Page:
Secondly, it is wrong to say that the Mawlid is merely Qur’an, happiness and Salaam. Rather, food, music, shirk, marching in the street and free mixing often takes place.


Doubt Eight: Celebrating Mawlid an-Nabawi is a good innovation, a ‘bid’ah hasanah’

Response: This doubt is in itself a contradiction to the first doubt that the Mawlid is a Sunnah. If it is an established Sunnah then it cannot be a Bid’ah – good or otherwise, and also vice versa. Therefore those who celebrate the Mawlid must decide whether it is a Sunnah or a Bid’ah Hassanah (a good innovation).

Regarding this doubt, there is nothing in the religion of Islaam that can be classified as a good innovation. Rather all innovated acts of Worship are deemed as evil, as it necessitates changing and adding to the religion of Allaah.

Also, had it been a good innovation, why was it never known until the sixth century? Why was it never “innovated” by the companions, despite them being the most loving of people towards the Prophet (sal Allaahu alayhi wa sallam). Neither was it done by the great Imaams, scholars and Jurists of the first three centuries such as Abu Haneefah, Maalik, Shaafi’ee, Ahmed Ibn Hanbal, Bukhaaree, Muslim and the other scholars.

Had there been any goodness in the Mawlid, surely the great Imaams and scholars of the early generations would have also celebrated it.

May Allaah guide us all to the love of the Prophet (sal Allaahu alayhi wa sallam), implementing his Sunnah and avoiding all innovations. May peace and blessings be upon our beloved Prophet, his family and companions. [9]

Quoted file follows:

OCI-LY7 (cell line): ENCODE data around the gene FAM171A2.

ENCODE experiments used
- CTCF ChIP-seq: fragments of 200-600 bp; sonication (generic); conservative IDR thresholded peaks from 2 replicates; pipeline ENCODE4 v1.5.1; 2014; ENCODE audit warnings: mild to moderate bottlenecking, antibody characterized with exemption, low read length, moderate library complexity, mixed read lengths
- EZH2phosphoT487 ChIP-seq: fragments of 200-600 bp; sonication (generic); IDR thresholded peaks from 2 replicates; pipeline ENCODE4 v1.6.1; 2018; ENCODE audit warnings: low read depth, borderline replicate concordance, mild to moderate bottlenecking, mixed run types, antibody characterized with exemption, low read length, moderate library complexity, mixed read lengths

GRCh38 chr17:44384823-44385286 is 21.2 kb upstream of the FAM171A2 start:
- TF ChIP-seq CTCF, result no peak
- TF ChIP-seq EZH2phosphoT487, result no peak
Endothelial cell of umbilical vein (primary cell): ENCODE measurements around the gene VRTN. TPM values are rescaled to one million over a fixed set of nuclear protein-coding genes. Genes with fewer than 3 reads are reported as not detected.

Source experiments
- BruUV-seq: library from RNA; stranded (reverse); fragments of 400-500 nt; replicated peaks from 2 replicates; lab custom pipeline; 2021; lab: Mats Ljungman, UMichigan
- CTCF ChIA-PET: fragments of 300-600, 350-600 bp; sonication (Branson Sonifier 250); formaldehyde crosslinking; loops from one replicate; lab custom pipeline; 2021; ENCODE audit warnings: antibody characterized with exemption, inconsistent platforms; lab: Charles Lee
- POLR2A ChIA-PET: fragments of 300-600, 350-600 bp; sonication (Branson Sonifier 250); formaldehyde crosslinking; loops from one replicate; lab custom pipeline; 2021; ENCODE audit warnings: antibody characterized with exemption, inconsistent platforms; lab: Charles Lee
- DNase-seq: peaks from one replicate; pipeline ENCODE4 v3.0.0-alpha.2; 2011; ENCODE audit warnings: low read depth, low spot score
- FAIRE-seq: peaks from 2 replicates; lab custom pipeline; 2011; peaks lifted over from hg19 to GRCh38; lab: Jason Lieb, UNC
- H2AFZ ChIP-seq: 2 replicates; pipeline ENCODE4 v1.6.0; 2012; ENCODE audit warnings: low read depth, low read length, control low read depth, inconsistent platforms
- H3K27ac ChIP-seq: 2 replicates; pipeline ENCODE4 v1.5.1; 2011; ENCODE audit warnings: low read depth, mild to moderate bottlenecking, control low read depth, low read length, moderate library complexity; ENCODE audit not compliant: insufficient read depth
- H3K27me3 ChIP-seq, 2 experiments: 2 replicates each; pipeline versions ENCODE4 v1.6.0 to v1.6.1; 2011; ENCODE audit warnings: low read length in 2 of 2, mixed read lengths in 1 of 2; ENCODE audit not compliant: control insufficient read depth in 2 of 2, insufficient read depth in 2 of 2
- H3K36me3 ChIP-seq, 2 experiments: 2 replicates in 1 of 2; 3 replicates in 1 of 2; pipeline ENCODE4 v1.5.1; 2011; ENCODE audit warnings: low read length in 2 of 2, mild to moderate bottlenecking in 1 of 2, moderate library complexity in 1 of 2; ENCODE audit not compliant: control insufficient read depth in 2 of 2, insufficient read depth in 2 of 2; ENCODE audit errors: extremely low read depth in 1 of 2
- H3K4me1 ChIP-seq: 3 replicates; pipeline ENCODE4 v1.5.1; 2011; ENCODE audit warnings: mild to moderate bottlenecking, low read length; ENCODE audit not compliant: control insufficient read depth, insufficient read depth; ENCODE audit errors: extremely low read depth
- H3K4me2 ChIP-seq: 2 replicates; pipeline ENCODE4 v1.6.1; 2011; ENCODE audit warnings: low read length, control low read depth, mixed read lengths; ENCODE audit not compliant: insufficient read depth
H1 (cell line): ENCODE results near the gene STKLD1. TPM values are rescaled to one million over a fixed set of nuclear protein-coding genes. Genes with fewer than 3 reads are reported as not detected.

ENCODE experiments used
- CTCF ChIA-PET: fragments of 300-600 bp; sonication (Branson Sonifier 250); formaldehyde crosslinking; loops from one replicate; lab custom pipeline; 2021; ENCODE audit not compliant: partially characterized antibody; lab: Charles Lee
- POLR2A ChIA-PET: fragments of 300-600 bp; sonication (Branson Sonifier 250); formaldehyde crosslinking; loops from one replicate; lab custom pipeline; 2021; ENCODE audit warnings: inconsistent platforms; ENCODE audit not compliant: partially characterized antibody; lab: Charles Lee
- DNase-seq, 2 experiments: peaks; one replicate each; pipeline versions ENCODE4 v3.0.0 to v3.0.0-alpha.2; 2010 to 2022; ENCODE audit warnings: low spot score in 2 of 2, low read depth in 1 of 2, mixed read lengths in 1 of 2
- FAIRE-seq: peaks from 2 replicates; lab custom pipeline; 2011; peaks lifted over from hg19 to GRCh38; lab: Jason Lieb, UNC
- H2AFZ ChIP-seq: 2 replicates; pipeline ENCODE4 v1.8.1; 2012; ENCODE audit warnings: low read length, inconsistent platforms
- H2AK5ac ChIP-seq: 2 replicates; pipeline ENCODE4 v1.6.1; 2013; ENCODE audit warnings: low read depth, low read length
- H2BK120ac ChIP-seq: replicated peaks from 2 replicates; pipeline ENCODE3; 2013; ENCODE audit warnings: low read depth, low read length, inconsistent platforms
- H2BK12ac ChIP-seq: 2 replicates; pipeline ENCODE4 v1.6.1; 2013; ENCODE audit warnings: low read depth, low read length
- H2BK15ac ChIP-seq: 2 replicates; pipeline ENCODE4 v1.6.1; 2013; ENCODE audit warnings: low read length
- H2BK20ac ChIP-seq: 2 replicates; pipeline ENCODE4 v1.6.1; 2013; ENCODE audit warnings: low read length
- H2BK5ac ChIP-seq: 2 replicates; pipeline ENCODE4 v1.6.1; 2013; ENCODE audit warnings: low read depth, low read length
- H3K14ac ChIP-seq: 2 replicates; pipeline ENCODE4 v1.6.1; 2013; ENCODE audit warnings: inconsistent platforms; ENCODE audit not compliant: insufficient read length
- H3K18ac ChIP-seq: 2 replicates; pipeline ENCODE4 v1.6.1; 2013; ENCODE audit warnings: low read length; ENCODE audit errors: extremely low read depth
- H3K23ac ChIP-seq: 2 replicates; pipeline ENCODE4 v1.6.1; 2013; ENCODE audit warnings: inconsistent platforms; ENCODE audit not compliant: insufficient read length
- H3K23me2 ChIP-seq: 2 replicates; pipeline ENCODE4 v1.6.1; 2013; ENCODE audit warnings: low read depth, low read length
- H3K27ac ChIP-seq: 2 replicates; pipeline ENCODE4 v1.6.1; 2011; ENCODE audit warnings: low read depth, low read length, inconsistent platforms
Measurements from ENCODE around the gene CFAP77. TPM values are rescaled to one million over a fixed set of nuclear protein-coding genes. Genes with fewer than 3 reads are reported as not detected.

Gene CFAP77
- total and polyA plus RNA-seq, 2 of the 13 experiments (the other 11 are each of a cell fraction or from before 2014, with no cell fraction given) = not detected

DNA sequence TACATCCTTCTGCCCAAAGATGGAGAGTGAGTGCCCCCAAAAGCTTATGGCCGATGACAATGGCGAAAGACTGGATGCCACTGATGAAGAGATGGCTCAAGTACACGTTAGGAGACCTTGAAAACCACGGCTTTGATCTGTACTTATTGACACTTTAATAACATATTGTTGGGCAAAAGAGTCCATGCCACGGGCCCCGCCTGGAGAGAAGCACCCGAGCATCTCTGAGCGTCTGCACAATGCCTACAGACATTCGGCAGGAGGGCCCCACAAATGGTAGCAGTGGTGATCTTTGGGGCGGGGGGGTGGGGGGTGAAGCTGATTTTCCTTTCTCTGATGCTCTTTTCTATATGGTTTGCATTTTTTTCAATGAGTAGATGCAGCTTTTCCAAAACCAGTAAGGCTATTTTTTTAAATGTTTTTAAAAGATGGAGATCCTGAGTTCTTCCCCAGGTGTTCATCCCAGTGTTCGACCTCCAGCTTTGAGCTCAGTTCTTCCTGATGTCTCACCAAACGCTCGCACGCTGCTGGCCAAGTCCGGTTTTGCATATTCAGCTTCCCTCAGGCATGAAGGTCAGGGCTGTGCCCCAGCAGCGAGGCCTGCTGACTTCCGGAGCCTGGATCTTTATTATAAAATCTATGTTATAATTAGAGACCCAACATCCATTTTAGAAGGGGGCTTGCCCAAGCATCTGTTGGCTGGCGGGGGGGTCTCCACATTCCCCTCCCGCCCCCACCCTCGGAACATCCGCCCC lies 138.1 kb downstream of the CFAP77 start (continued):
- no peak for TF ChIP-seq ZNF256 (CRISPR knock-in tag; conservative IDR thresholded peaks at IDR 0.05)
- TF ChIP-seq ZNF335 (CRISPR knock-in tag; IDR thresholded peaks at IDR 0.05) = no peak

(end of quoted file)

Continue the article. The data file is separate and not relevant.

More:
Written by:

Abul Abbaas Naveed Ayaaz
3rd Rabee’ al-Awwal 1435h, corresponding to 4th January 2014
Nelson, Lancashire.



[1] Al-Mawlid an-Nabawi is the Arabic term for specifying a particular day in a year in celebrating the birthday of the Prophet (sal Allaahu alayhi wa sallam), just as the Christians specify 25th December to celebrate the birthday of Prophet ‘Eesa. The day specified is 12th Rabee’ al-Awwal.

[2] Narrated by ‘Irbaadh ibn Saariyah ; Collected by Abu Dawood & Tirmidhee

[3] Al-Haafidh Ibn Hajar; Fat.h al-Baaree 7/736

[4] Refer to the following article for a more detailed analysis of the opinions regarding the birth of the Prophet (sal Allaahu alayhi wa sallam): http://www.madeenah.com/was-the-prophet-born-on-the-12th-of-rabee-al-awwal/

[5] This hadeeth is narrated by Abu Qataadah and compiled by Muslim. A Bedouin came to the Prophet and asked him about fasting on Monday, to which the Prophet (sal Allaahu alayhi wa sallam) replied,

That is the day I was born on, and the day that the revelation began

[6]  Narrated by ‘Irbaadh ibn Saariyah ; Collected by Abu Dawood & Ibn Maajah

[7]  Narrated by Anas Ibn Maalik; Collected by Bukhaaree & Muslim

[8] Narrated by ‘Aaisha; Collected by Muslim

[9] These doubts were mentioned by al-Habeeb Ali al-Jifree, the well w caller to Shirk and innovations. Please refer to: ar-Radd Ash-Shaafee ‘alaa al-Jifree by Shaykh ‘Aadil al-Furaydaan. In it, he refutes the doubts of al-Jifree regarding Mawlid an-Nabawi.

An online pdf version is available from: http://ia600406.us.archive.org/4/items/zaq24/zaq24.pdf

Abul Abbaas, Naveed Ayaaz

He is a graduate of the Islaamic University of Madeenah, having graduated from the Institute of Arabic Language, and later the Faculty of Sharee'ah in 2010. He currently resides in Nelson, Lancashire.